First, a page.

Basically I have a game where you are trying to get treasure for a town to upgrade it, basic game mechanics.

Answer some these questions and develop the answers into a story:
 - Why you have to get treasure
 - What makes this treasure so special
 - Why in this city
 - Why do you need to update the city
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JWK5
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« Reply #6 on: May 06, 2016, 08:33:19 AM »

Approach the story like you're recounting something to a friend, get the player interested with feeling that this tale is leading somewhere good. The goal here is to get the player actually wanting to know more, actually wanting to see how things unfold and where this is all going.

Story: "So the other day I got a cheeseburger from McDonald's..."
Player: "Okay... and?"

Story: "Yeah, there was a tail sticking out of it."
Player: "Wait, what!? What do you mean a tail!? What kind of tail?"

Story: "I don't know... it was long and grey."
Player: "A rat tail?"

Story: "No, I don't think it was a rat tail."
Player: "Okay, so then what did you do?"

Story: "Well, obviously I opened up the cheeseburger right away."
Player: "Yeah? Well, what did you see!?"

Story: "Oh, it was weird, I'd never seen anything like it."
Player: "What do you mean? What did it look like?"

Story: "Okay, so... "



Once you've got the player hooked and curious you're ready to really cut them loose and let them explore the story through the game play. They have a pretty good idea what they are looking for, now you just have to let them look. You can keep them hungry for more story by throwing them bits and pieces here and there like a trail of bread crumbs to follow.

Once they find what they are looking for, once they've reached a conclusion, if you want the story to be memorable it should play out unexpectedly in the end. It is like a good joke, if the punchline is exactly what you expected and delivered exactly as expected it's not going to be as funny (because there is very little surprise). You don't have to make some obnoxious overblown plot twist, but a little surprise goes a long ways towards making a story stick.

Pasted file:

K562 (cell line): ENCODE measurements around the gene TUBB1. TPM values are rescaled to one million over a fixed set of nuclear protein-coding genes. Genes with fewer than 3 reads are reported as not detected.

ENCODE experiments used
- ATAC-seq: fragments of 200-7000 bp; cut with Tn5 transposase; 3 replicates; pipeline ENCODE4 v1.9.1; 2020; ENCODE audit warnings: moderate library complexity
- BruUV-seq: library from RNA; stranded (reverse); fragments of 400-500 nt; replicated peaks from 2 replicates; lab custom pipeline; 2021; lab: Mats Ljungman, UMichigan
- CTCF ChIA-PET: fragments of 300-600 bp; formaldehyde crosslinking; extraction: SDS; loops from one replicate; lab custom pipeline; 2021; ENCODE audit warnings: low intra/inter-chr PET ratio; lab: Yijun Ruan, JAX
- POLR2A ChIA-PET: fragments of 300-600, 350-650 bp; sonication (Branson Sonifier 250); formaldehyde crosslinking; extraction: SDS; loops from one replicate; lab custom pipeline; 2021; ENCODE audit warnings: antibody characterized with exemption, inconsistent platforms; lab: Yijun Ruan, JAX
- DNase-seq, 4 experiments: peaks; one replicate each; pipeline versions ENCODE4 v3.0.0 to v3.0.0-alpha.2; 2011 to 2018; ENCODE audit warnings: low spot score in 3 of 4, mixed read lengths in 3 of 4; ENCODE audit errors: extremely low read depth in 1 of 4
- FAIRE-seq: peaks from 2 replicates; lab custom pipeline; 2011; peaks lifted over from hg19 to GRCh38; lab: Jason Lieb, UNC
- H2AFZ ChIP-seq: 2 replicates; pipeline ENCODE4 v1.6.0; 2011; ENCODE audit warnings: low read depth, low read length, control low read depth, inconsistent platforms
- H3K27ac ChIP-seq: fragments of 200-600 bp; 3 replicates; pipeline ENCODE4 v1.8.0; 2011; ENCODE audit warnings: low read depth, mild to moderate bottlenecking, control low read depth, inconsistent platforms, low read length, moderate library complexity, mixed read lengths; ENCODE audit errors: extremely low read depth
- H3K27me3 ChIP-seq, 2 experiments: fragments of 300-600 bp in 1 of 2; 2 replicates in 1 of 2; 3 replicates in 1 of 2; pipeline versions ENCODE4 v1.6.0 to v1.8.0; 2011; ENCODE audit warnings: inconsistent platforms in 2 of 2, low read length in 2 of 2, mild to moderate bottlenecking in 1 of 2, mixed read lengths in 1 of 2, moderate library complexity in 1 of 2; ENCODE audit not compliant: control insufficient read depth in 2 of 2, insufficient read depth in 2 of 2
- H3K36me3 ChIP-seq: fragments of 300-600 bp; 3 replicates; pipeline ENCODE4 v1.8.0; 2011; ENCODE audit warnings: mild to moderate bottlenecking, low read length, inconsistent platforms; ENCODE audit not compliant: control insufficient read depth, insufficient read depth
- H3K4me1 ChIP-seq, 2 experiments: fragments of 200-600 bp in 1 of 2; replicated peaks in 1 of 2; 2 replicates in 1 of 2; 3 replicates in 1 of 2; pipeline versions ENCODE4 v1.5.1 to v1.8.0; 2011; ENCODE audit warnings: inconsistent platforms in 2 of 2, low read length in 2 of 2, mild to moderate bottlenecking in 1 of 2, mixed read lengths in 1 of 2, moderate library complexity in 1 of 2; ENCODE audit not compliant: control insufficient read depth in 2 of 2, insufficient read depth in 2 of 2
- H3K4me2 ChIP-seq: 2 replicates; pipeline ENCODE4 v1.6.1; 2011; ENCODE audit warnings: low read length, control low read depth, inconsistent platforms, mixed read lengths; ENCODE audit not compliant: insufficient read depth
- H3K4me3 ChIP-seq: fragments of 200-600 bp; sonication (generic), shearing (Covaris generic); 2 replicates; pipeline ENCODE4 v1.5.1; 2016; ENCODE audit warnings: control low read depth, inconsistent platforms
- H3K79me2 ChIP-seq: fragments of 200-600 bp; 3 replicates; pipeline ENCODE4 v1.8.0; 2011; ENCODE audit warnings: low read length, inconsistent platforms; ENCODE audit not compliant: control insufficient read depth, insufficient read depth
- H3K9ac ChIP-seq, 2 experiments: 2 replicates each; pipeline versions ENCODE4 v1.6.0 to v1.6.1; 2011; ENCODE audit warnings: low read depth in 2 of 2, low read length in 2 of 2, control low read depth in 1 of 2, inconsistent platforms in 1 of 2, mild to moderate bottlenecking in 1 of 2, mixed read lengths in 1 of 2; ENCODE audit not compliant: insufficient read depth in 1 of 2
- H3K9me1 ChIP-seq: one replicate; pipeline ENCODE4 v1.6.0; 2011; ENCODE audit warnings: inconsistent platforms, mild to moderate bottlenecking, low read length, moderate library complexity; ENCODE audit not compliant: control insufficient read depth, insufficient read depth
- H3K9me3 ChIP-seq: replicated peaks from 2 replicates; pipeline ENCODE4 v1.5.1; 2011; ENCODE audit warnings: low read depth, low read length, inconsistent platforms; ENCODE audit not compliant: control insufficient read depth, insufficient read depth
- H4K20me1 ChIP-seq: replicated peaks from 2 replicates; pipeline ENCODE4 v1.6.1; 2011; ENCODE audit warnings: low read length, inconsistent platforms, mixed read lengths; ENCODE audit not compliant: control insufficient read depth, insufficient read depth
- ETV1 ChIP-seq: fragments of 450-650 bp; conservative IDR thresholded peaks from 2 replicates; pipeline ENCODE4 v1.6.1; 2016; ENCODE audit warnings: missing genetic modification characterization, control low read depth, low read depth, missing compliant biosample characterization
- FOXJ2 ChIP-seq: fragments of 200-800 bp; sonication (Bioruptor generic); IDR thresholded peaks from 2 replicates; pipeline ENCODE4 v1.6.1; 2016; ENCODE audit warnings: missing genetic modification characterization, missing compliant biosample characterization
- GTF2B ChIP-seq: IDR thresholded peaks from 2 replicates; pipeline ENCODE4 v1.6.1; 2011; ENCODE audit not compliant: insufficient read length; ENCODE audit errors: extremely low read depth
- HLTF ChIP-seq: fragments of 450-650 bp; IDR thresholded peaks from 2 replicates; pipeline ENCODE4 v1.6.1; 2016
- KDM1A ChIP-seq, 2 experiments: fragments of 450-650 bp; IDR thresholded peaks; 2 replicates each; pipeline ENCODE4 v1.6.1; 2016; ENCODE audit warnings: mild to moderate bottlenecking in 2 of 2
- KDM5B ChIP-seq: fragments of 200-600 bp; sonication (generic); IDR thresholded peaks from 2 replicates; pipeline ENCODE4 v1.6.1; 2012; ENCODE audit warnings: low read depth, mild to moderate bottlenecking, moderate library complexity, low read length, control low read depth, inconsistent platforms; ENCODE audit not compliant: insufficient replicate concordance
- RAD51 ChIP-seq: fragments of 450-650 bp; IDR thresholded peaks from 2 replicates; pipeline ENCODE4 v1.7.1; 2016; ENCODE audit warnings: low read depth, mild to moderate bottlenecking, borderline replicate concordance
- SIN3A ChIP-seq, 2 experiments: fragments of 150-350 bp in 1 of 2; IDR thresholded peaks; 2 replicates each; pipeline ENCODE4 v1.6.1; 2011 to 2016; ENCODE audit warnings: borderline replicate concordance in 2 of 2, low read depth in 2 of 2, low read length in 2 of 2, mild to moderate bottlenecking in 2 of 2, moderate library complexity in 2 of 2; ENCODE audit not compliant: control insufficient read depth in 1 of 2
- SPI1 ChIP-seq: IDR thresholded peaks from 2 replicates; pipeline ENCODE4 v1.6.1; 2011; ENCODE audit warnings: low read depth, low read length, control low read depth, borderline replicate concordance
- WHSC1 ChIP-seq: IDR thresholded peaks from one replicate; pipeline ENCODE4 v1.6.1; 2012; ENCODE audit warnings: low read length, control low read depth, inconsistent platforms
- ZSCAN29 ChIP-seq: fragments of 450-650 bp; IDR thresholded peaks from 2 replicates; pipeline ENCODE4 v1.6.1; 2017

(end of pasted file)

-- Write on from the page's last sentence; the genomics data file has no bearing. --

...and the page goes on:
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TheRedPixel
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« Reply #7 on: May 09, 2016, 01:44:55 AM »

Reads too self referencial to be featured in Gamasutra TBH.
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ithamore
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« Reply #8 on: May 10, 2016, 07:31:31 PM »

Are there any tips writers have for making a story believable, metaphoric or have a meaning to playing the game further?

My professors advice for undergraduate students was to "write what you know." It is sage old advice among published and publication-seeking writers. They might have been more concerned with traditional writing, but that fact doesn't negate the usefulness of their advice: write as much as you can from personal experience.

« Last Edit: May 10, 2016, 07:51:24 PM by ithamore » Logged

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krides
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« Reply #9 on: May 13, 2016, 04:33:49 AM »

I like to work on narrative-based games, and (at least for those kinds of games) I found it to be critical to have a timeline of events in place before, during, and after the general story of the game. What happened in this world 10, 20, 100 years before the game begins? How did the cute little creatures living there develop pointy ears? Do they use glass for windows? Who is at war with whom and since when?